The Dubai project to create artificial reefs at sea with oyster shells

A group of restaurants in Dubai is recycling oyster shells consumed by customers, returning them to the sea, as part of a project to help maintain and support the local reef system.

The Maine New England Brasserie Company has three locations in Dubai and is considered the region’s largest supplier of oysters. He was sending over 50,000 oyster shells to the dump every month.

Since the creation of the Dubai Oyster Project, the restaurant informs its customers, when ordering, that the shells are part of a recovery initiative driven by the local community.

Founder and managing partner Joey Ghazal explains that seashells are now being used to create artificial reefs in the sea.

“When we tell our customers that somehow the oysters they eat go back to the sea, that each regenerating oyster can filter almost 230 liters of water a day, and that contributes to a better environment, they really feel they are doing something positive.

Maine has partnered with a local eco-school and marine group to return these seashells to the sea.

The collaboration between the three parties was made possible by Fadi Abu Ghali, a businessman from Dubai, co-founder of the project.

Fadi Abu Ghali tells Euronews that he wanted to find a solution to be able to take advantage of the shells that were sent to the dump.

“I am a board member of Arbor School and have worked with the United Arab Emirates Marine Environment Group for about 18 years. So I thought I would put the pieces together and create a great story that combines several things, such as education, the environment and the problem of food waste,” he says.

The project aims to rehabilitate the natural reef system off Dubai to promote marine biodiversity and create a natural habitat for the endangered hawksbill turtle.

The Arbor School in Dubai follows a unique curriculum in environmental education, and its students, aged 12 to 13, study the oceanography of the United Arab Emirates.

The class, in conjunction with the Oyster Project, fills abandoned fish traps (locally known as “gargoors”) with oyster shells. Recycled seashells will provide structures in which marine life can thrive.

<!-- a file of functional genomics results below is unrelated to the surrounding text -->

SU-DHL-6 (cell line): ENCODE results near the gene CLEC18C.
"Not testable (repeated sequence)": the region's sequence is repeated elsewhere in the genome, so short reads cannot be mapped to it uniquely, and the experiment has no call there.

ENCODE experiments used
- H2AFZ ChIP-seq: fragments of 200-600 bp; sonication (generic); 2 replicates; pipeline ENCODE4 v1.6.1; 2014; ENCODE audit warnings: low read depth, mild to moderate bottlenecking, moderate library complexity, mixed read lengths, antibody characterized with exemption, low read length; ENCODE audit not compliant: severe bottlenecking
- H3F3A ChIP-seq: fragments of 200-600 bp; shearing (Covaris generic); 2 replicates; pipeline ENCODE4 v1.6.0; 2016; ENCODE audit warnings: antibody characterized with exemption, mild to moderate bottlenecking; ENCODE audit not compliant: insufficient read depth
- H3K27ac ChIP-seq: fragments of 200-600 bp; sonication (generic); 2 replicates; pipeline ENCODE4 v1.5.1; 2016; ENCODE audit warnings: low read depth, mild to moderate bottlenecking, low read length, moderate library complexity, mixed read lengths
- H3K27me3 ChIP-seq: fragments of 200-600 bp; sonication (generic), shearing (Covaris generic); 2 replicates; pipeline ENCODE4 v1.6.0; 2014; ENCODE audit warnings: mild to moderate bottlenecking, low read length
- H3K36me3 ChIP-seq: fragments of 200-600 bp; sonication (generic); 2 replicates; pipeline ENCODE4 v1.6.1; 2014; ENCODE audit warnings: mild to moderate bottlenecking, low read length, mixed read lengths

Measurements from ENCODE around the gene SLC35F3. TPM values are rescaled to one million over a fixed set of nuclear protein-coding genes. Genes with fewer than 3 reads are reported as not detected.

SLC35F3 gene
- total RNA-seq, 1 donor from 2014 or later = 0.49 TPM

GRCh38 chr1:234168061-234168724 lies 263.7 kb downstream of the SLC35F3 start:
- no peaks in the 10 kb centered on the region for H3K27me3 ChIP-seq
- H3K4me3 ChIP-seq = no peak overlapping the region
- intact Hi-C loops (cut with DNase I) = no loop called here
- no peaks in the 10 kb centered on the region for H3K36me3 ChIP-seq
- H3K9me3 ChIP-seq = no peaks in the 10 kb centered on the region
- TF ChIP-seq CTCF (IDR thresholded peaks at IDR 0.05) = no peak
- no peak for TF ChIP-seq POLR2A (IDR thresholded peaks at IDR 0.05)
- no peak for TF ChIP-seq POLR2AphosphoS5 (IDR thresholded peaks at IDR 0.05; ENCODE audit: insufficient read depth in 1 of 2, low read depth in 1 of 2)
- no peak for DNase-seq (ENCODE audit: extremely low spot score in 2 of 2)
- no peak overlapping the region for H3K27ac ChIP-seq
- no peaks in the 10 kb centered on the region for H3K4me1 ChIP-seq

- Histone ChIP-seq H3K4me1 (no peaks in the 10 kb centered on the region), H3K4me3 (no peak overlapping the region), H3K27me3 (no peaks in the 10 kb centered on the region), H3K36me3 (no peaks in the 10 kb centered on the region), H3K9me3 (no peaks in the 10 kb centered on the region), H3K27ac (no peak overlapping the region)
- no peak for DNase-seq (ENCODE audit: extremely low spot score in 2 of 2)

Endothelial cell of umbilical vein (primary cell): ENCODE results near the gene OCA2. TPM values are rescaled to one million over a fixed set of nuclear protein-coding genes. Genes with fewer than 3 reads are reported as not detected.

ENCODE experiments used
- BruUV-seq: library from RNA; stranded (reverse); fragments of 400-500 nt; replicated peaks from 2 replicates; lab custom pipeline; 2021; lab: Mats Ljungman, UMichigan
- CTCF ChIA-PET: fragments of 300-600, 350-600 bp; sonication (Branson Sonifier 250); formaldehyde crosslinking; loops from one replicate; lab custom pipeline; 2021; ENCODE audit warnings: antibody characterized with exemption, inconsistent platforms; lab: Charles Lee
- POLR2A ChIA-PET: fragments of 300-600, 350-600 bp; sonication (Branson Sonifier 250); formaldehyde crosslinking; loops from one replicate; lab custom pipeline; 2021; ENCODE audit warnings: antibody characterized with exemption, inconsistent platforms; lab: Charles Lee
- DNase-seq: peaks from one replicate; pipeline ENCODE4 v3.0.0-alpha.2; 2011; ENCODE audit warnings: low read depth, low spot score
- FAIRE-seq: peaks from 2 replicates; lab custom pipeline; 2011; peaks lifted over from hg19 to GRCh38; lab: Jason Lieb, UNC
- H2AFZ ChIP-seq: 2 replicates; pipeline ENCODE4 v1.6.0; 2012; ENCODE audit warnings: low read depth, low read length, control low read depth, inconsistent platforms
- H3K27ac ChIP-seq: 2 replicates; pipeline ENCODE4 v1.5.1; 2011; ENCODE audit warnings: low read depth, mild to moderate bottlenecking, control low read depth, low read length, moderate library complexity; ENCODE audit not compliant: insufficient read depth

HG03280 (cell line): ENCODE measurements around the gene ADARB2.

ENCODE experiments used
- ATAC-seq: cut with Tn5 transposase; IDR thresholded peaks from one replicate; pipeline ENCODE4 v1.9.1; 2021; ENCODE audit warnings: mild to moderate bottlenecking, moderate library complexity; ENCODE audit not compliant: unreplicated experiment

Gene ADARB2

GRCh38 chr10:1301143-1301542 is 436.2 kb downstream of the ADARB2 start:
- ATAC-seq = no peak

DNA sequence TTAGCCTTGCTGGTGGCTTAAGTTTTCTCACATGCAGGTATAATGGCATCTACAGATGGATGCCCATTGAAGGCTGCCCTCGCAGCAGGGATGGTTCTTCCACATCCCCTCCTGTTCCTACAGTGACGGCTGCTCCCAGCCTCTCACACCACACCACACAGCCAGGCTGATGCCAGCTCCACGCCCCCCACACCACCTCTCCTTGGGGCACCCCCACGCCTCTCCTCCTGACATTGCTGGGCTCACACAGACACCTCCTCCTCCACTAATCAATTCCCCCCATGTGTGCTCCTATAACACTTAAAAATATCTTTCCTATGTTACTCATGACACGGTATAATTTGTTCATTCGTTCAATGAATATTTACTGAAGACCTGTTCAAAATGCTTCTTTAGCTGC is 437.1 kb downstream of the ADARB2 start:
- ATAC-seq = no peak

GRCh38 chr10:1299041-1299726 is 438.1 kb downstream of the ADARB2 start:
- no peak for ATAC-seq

Ben Wren, environmental education consultant for Arbor School, sees this as a unique opportunity to take the curriculum out of the classroom and into the real world.

“All our students spend time on the beach and are very familiar with the issues of the marine environment. The group has already developed certain parts of the reef”, he adds.

“To be able to monitor it more easily, the children are now building sample boxes which will be attached to the reef and which we can take out of the water and examine on the beach, when the time comes, with specialized equipment,” he explains.

The sample boxes will allow students to get a closer look at what is happening on these new reefs.

The long-term plan is to make The Oyster Project an ongoing part of the school curriculum.

“Our goal is to come back in about six months with this group of students and with other students, who are a year younger than them, to take over,” says Ben Wren.

With support from the United Arab Emirates Marine Environment Group (EMEG), students from the school placed and then supervised the development of the structures.

The so-called “gargoors” will be transformed into biological building blocks and placed in the EMEG reserve. If the project is successful, it will be extended to other areas outside the reserve.

Iman is one of the Arbor School students involved in the project, and she says she enjoys learning about the problems that exist in society and how they can be solved.

“It’s very interesting, because in most schools you don’t do so many practical things. Above all, you learn theory. And that can only go a long way. Doing things in real life, it’s much more practical,” he says. at Euronews.

His colleague Floris says that some of the things he loves most about the project is being outside the classroom environment and being able to make a difference. “I think it’s great. We use them and recycle them. It’s like an ecological cycle,” he says.

Another student, Janelle, adds that she likes the practical side of her involvement in the project. “You don’t think your action can have an impact until you do. Doing something big like this is really fun. And you can see it unfold.”

It is estimated that in the past six months, Maine has donated 250,000 oyster shells to the Arbor School. The goal is for this figure to reach one million by the end of 2022.

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